You're entitled to ask for a referral for specialist treatment on the NHS.

However, whether you'll get the referral depends on what your GP feels is clinically necessary in your case.

If you wish to be referred to a specialist in a particular field, such as a surgeon or a gynaecologist (a specialist in the female reproductive system), you should see the GP you're registered with.

This is because all your medical records are held by that surgery.

Your GP also generally understands your health history and treatments better than anyone else and will base any decision for a specialist referral on this knowledge.

If you ask your GP to refer you to a specialist, they'll probably suggest that you first try various tests or treatment options to see whether your condition improves.

Generally, you cannot self-refer to a specialist within the NHS, except when accessing sexual health clinics or A&E treatment.

A specialist will only see you with a letter of referral from your GP.

The letter will give the specialist essential background information, such as your medical history, and it'll also contain details that the specialist needs to pay particular attention to.

For more information, see:

If you want to see a private specialist, you're still advised to get a letter of referral from your GP.

Whether you see a private specialist, with or without a GP referral, or are referred to an NHS specialist, your GP is not obliged to accept the specialist's recommendations.

Find out if you need a referral for private treatment

When doctors write to each other about your care, they should aim to give you a copy of their letters or emails.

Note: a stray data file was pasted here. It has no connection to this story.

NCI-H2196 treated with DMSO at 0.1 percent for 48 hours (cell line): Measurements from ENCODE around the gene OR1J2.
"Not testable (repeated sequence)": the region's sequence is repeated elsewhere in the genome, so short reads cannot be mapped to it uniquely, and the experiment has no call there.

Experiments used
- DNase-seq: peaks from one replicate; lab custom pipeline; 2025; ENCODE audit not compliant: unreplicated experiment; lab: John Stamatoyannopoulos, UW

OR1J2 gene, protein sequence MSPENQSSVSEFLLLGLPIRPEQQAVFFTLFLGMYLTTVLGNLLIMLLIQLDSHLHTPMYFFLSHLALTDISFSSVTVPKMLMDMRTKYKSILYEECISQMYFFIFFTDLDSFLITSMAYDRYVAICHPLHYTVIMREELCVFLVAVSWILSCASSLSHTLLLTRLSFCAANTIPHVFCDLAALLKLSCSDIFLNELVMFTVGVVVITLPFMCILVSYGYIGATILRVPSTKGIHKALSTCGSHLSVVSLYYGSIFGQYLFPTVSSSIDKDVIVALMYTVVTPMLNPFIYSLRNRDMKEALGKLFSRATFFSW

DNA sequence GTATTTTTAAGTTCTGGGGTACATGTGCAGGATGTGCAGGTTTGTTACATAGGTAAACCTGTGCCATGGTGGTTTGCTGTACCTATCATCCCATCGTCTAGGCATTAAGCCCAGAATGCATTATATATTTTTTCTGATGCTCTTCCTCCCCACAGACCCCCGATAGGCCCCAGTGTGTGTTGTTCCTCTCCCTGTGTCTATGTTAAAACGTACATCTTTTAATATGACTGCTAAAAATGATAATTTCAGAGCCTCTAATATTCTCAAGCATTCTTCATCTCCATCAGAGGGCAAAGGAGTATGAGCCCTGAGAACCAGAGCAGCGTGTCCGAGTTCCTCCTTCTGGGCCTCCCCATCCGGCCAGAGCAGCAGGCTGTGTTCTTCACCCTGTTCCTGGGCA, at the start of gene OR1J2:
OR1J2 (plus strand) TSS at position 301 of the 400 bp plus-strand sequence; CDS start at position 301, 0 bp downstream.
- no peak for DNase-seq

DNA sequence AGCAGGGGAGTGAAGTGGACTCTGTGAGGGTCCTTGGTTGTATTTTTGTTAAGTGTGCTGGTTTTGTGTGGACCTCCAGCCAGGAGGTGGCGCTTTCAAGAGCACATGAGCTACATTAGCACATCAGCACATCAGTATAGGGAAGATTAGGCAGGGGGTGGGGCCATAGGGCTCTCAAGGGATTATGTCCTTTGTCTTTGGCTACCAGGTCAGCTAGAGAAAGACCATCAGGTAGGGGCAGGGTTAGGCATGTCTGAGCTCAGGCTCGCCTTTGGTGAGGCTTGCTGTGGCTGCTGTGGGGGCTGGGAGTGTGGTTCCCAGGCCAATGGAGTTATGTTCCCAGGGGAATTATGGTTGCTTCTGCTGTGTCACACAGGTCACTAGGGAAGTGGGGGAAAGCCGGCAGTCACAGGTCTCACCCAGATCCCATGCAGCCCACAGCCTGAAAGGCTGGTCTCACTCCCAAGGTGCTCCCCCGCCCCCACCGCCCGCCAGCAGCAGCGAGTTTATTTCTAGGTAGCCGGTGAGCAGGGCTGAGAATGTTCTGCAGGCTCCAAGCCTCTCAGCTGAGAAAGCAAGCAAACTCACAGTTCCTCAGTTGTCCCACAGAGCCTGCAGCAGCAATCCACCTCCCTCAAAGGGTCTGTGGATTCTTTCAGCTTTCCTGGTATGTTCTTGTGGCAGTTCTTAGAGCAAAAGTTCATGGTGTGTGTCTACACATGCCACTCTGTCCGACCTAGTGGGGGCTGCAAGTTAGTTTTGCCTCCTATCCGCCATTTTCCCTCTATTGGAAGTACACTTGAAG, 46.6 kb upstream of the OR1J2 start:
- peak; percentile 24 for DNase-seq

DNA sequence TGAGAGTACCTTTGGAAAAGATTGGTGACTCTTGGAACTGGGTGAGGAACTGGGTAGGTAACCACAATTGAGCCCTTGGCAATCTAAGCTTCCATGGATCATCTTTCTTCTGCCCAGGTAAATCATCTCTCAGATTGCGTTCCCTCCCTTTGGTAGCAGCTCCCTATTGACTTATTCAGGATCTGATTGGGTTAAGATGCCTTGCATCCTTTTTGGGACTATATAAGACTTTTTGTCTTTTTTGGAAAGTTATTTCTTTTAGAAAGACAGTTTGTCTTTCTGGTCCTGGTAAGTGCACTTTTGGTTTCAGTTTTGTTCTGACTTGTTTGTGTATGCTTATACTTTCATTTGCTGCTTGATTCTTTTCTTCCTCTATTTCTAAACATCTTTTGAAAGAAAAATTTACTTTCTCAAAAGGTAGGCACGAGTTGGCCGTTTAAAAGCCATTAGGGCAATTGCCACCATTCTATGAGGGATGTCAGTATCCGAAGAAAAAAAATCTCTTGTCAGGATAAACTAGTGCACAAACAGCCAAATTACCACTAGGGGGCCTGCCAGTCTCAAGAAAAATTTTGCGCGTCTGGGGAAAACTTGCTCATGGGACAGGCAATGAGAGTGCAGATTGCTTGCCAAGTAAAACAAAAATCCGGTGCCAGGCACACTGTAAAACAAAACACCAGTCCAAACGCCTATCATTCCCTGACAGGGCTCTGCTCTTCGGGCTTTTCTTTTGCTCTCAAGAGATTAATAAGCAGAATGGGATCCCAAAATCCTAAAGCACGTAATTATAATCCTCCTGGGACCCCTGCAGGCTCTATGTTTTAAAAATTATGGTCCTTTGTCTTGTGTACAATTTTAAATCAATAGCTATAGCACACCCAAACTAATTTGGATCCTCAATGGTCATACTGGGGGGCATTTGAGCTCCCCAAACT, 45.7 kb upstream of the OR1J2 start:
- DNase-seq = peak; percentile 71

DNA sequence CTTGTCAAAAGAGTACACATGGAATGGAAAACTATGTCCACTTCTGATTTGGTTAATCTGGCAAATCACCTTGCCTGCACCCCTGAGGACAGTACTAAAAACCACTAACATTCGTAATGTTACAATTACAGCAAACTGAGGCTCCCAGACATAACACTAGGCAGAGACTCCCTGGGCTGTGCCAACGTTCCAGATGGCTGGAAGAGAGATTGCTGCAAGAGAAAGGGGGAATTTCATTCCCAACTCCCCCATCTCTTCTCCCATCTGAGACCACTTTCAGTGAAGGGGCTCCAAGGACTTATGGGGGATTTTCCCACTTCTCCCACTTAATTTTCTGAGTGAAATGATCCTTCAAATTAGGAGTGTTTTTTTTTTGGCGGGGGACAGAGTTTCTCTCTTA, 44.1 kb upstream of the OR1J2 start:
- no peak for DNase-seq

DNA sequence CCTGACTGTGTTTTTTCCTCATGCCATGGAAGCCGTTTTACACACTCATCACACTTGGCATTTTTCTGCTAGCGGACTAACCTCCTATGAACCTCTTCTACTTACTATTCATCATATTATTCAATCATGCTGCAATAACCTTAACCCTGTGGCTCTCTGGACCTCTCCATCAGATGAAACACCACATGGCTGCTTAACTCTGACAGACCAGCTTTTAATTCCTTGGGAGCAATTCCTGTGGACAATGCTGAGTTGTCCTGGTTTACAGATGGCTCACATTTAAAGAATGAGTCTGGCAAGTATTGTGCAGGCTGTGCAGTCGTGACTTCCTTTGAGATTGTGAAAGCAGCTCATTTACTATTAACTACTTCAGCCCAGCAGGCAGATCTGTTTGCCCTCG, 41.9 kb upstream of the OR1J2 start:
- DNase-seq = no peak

If you do not get a copy, you can ask for one.

Choosing a hospital or consultant

If you're referred to a specialist by your GP or another health professional, such as a dentist or ophthalmologist, you may have the right to choose which hospital in England to go to for your first outpatient appointment.

You can also choose which consultant-led team will be in charge of your treatment.

This means that if you choose a particular consultant for a procedure, you can choose to have your first outpatient appointment at the hospital where the consultant works and be treated by that consultant's team.

Find out more about consultant choice

Once you have decided on a hospital, you could book your first outpatient appointment through the NHS e-Referral Service.

This can happen in the following ways:

  • your GP can book it while you're at the surgery
  • you can book it online using the appointment request letter your GP gives you
  • you can phone the NHS e-Referral Service line on 0345 608 8888 (open Monday to Friday, 8am to 8pm, and on weekends and bank holidays from 8am to 4pm)

Find out more about patient choice of hospitals

Under the NHS Constitution, if your GP refers you for a condition that's not urgent, you have the right to start treatment led by a consultant within 18 weeks from when you're referred, unless you want to wait longer or waiting longer is clinically right for you.

Find out more about waiting times

Can my GP ask the hospital to see me quicker?

We cannot affect hospital waiting lists.

Unfortunately GPs have no control over where you are on the waiting list. Referrals to the hospital are prioritised by the hospital based on clinical urgency, and due to high demand resulting from the impact of the pandemic, there can be long waits for treatment. Expedite letters do not have any influence over the waiting list. Your GP practice receives multiple requests for expedite letters everyday which reduces the number of appointments available.

If you have been referred to Lancashire Teaching Hospitals for further investigations, please visit the following website to see what the current average waiting times are:

If your symptoms are more severe and the waiting time is too long, please contact the hospital directly. Details on how to do this should be on any correspondence from them. Lancashire Teaching Hospitals also undertakes clinical checks of waiting lists and may contact you asking if you still want to have treatment or if your condition has changed. Please respond to this request as it helps to ensure waiting lists are accurate.

Tests ordered by the hospital will be followed up by the hospital.

For new symptoms which may not be related to your original condition please let us know.